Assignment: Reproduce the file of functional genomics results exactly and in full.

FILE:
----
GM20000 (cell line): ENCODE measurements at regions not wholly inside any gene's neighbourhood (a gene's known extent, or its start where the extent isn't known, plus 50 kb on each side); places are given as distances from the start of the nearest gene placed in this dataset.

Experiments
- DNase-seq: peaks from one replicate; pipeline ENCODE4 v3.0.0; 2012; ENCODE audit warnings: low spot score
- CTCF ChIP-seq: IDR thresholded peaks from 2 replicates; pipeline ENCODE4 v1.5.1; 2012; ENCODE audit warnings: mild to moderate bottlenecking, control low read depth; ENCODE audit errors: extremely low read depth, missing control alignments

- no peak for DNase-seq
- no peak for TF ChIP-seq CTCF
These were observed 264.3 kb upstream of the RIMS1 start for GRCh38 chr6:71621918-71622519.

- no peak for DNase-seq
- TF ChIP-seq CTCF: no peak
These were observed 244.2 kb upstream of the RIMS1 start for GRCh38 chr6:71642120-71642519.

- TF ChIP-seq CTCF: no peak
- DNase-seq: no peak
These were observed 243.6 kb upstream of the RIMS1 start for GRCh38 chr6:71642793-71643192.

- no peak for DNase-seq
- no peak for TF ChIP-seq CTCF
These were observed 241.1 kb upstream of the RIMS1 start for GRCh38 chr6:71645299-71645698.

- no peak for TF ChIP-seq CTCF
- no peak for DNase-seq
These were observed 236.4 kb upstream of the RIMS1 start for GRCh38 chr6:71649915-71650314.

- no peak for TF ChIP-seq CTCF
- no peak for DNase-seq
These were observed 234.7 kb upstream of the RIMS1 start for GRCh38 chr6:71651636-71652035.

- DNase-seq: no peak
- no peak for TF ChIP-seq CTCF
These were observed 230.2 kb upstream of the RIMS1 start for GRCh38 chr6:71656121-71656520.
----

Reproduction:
GM20000 (cell line): ENCODE measurements at regions not wholly inside any gene's neighbourhood (a gene's known extent, or its start where the extent isn't known, plus 50 kb on each side); places are given as distances from the start of the nearest gene placed in this dataset.

Experiments
- DNase-seq: peaks from one replicate; pipeline ENCODE4 v3.0.0; 2012; ENCODE audit warnings: low spot score
- CTCF ChIP-seq: IDR thresholded peaks from 2 replicates; pipeline ENCODE4 v1.5.1; 2012; ENCODE audit warnings: mild to moderate bottlenecking, control low read depth; ENCODE audit errors: extremely low read depth, missing control alignments

- no peak for DNase-seq
- no peak for TF ChIP-seq CTCF
These were observed 264.3 kb upstream of the RIMS1 start for GRCh38 chr6:71621918-71622519.

- no peak for DNase-seq
- TF ChIP-seq CTCF: no peak
These were observed 244.2 kb upstream of the RIMS1 start for GRCh38 chr6:71642120-71642519.

- TF ChIP-seq CTCF: no peak
- DNase-seq: no peak
These were observed 243.6 kb upstream of the RIMS1 start for GRCh38 chr6:71642793-71643192.

- no peak for DNase-seq
- no peak for TF ChIP-seq CTCF
These were observed 241.1 kb upstream of the RIMS1 start for GRCh38 chr6:71645299-71645698.

- no peak for TF ChIP-seq CTCF
- no peak for DNase-seq
These were observed 236.4 kb upstream of the RIMS1 start for GRCh38 chr6:71649915-71650314.

- no peak for TF ChIP-seq CTCF
- no peak for DNase-seq
These were observed 234.7 kb upstream of the RIMS1 start for GRCh38 chr6:71651636-71652035.

- DNase-seq: no peak
- no peak for TF ChIP-seq CTCF
These were observed 230.2 kb upstream of the RIMS1 start for GRCh38 chr6:71656121-71656520.